On July 20, 2023, prosecutors accused Bankman-Fried of attempted witness tampering toward his ex-girlfriend Caroline Ellison by leaking contents of her diary to the New York Times. Ellison succeeded him as CEO of Alameda when he launched FTX.
A week later, on July 26, a federal judge placed Bankman-Fried under a gag order, prohibiting him from communicating with the public and the media. Bankman-Fried then had his bail revoked on Aug. 11 and was remanded on Aug. 14, 2023, to the Metropolitan Detention Center, a notorious prison in Brooklyn.
Ellison and other FTX and Alameda Research executives, including Gary Wang, Nishad Singh, and Ryan Salame, had been criminally charged on similar counts and agreed to testify for the government as part of their guilty pleas.
Sam Bankman-Fried could face up to 110 years in prison on the charges he has been convicted of so far, if the judge presiding over his case observes maximum sentencing guidelines.
Bankman-Fried Convicted on First Set of Charges
Bankman-Fried's trial for seven of the eight pre-extradition criminal charges began Oct. 2, 2023, and ended Nov. 1. The jury returned guilty convictions on all seven charges on Nov. 2.
Throughout the trial, executives, customers, and investors testified that Bankman-Fried directed employees or acted in his personal capacity to spend customer deposits for non-business purposes and to make material misstatements about FTX's solvency and relationship with Alameda Research.
The DOJ had dropped an eighth charge, a campaign finance charge, on Jul. 26, 2023, to comply with procedural rules of the U.S.'s extradition treaty with The Bahamas. Bankman-Fried is expected to be tried on the five post-extradition criminal charges on March 11, 2024.
Damian Williams, the U.S. District Attorney leading the criminal prosecution, said when announcing the charges and convictions that Bankman-Fried "perpetrated one of the biggest financial frauds in American history."
Not all of the billions lost by FTX investors and customers will be recovered, the new FTX CEO John J. Ray III told a U.S. House of Representatives committee hearing on Dec. 13, 2022.
Future of FTX and Consequences of Collapse
The broader consequences of FTX's demise for the cryptocurrency industry will take time to unfold, but cracks have already emerged. As the largest collapse of an exchange in the short history of cryptocurrencies, FTX has deterred cautious investors from staying put in the market, and business partners owed money have shuttered.
Cryptocurrency exchanges like Crypto.com downsized due to a surge of customer withdrawals following FTX's collapse. Cryptocurrency lenders and banks BlockFi, Genesis Global, Celsius, and Voyager Digital are undergoing bankruptcy liquidations and legal proceedings themselves for authorizing severely undercollateralized loans to FTX and Alameda Research and overlooking the risk profile on repayments. One lender, Genesis, and its parent company, Digital Currency Group, were sued by the Winklevoss-founded crypto exchange Gemini for defaulting on lending agreements with Gemini's Earn product.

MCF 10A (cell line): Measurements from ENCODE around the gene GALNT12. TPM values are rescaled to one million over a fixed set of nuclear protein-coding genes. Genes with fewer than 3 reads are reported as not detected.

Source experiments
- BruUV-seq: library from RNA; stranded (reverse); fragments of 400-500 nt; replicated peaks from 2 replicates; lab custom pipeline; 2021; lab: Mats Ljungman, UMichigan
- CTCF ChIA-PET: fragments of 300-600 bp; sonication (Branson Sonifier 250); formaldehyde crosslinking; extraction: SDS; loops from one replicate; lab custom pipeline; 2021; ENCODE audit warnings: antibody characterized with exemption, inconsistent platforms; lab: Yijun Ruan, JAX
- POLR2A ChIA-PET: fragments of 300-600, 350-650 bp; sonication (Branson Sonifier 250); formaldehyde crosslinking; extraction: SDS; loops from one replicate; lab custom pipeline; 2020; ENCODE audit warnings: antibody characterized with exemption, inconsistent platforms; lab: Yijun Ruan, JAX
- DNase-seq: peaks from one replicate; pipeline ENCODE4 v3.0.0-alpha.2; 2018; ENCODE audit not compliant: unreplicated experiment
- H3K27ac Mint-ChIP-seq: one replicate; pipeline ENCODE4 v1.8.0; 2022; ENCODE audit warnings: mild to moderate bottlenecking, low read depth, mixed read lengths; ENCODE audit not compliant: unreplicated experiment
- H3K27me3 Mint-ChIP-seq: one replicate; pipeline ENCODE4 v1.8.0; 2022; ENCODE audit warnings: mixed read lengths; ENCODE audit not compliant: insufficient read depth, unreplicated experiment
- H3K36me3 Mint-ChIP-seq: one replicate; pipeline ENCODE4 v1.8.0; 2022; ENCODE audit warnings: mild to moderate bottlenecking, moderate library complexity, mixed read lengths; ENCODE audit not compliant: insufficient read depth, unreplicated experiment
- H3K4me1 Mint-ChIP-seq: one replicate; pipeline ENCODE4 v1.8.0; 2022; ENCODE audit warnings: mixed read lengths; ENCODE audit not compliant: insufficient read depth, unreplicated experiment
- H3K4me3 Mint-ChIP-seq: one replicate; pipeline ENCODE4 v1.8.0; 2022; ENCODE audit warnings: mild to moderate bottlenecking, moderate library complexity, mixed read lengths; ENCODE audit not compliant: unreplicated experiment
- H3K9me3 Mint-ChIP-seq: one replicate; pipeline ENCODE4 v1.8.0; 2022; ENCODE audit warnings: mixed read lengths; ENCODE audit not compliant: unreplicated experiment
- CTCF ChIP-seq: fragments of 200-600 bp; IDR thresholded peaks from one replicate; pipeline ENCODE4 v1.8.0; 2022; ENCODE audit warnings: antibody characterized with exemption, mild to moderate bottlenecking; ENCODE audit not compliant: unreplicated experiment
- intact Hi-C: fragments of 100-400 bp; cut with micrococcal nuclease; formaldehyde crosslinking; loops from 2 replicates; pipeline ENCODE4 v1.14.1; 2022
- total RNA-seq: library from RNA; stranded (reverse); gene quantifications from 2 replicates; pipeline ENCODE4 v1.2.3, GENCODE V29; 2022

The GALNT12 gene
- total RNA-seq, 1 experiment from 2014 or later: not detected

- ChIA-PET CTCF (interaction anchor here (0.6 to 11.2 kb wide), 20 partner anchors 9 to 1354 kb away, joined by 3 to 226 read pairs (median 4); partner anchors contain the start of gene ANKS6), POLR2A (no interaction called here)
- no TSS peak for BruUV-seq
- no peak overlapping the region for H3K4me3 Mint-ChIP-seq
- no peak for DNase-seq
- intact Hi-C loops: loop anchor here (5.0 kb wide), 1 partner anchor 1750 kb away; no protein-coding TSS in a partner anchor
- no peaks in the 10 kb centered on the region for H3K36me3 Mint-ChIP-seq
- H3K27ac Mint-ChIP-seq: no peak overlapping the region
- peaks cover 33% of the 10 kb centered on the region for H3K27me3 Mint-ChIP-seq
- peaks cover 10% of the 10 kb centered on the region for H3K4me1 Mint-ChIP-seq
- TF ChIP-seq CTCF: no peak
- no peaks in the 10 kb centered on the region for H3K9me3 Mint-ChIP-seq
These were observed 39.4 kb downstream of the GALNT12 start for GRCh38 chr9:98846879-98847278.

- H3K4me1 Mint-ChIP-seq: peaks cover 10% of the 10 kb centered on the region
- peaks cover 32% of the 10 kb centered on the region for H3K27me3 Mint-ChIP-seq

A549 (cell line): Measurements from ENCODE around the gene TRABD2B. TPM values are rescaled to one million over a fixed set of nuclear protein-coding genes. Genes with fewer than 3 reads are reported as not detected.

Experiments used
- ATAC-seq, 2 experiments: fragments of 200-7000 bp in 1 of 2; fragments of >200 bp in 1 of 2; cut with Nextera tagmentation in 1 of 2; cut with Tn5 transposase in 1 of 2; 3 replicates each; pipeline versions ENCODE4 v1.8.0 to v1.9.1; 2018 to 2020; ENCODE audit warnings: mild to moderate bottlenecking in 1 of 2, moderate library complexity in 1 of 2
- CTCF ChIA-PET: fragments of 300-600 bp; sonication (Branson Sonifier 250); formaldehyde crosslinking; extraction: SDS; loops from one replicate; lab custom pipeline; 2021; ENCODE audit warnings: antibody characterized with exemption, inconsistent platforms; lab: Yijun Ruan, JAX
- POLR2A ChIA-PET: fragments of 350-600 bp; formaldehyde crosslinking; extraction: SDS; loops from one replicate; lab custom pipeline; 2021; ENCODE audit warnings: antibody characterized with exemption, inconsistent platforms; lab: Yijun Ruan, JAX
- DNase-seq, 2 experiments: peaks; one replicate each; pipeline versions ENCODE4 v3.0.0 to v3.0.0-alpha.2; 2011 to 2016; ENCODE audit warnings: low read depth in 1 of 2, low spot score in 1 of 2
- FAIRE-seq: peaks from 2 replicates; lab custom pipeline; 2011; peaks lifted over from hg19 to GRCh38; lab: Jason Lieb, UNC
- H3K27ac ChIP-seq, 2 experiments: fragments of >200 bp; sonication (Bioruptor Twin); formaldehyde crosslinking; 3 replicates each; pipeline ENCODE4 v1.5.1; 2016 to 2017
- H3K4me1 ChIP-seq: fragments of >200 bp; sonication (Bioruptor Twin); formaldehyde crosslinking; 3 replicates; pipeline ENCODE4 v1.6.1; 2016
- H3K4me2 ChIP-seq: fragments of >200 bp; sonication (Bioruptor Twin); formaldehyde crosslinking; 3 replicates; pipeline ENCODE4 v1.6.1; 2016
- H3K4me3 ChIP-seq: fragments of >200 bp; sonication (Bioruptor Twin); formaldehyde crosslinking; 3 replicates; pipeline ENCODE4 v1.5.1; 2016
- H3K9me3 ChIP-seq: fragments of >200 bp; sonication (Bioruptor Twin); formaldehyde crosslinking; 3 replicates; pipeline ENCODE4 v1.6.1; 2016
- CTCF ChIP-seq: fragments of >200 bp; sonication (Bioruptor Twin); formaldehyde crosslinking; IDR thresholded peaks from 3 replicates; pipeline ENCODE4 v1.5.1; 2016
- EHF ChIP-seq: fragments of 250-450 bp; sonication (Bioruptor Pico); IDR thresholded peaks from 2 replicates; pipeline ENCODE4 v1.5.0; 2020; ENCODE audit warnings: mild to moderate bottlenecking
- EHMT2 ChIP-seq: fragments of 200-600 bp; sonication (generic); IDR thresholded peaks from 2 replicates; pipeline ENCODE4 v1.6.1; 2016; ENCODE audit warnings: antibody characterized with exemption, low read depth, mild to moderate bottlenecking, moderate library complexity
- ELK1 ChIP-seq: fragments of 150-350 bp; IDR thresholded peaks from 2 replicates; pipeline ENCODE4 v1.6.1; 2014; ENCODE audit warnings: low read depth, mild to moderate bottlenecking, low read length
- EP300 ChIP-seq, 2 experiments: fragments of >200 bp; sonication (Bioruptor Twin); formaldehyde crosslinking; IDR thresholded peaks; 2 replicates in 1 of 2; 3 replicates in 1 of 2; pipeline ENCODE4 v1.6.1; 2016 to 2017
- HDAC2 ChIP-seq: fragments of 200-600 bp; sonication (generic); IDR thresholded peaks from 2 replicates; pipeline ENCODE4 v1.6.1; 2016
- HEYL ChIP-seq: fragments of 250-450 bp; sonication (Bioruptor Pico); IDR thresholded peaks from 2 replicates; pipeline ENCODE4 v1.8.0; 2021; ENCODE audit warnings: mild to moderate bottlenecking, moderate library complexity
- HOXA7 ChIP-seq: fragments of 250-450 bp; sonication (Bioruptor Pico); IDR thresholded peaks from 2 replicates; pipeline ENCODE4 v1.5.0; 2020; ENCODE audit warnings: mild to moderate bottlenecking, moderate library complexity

Regulators have called for greater government oversight of cryptocurrencies. Law enforcement has tightened scrutiny of cryptocurrencies, both domestically and internationally, and has sought to limit exposure to traditional markets. Members of Congress have said they are more inclined to legislate new protections governing digital tokens and exchanges.
Investors and customers may not fully recover their assets from FTX. Creditor claims are subject to a slow-moving bankruptcy estate process and could be valued at a significant discount relative to their principal, depending on how much money the bankruptcy trustee can recoup. These measures have included tracing where cryptocurrencies went, asking politicians to return political donations, and suing for the assets, from corporate partners to Bankman-Fried's parents, who received gifts from their son.
FTX's website is currently inactive, but there are talks of a restructuring and return under new ownership. At least three parties are bidding to take over and reboot the failed exchange. FTX began soliciting buyers as early as June 2023.
How Was FTX Hacked?
Within hours of filing for bankruptcy, FTX claimed close to $500 million in assets may have been stolen through "unauthorized transactions." Elliptic, a crypto compliance?service which spotted the outflows, said the hacker drained the wallets for several days, using a method analysts called “on-chain spoofing.” The hacker reportedly then invested those funds in the cryptocurrency ether (ETH).
What Happens Next to Sam Bankman-Fried?
Bankman-Fried will continue to stay in Brooklyn prison as he awaits sentencing on the seven guilty convictions from his first criminal trial in October 2023 and prepares for his second criminal trial scheduled for March 2024, assuming he doesn't change his not guilty pleas on the remaining charges.
Could FTX Make a Comeback?
Companies that go bankrupt are sometimes acquired and relaunched. Buyers may see value in the takeover target, such as name recognition, intellectual property, and trade secrets. However, business negotiations can always change and success of the relaunched company isn't guaranteed. Variables influencing these outcomes, from macroeconomic conditions to managerial acumen and customer loyalty, are difficult to predict.
The Bottom Line
The stunning devolution of FTX and its rippling shock waves have cemented the cryptocurrency industry as a centerpiece of examination on modern financial crime and corporate compliance where digital financial products are involved.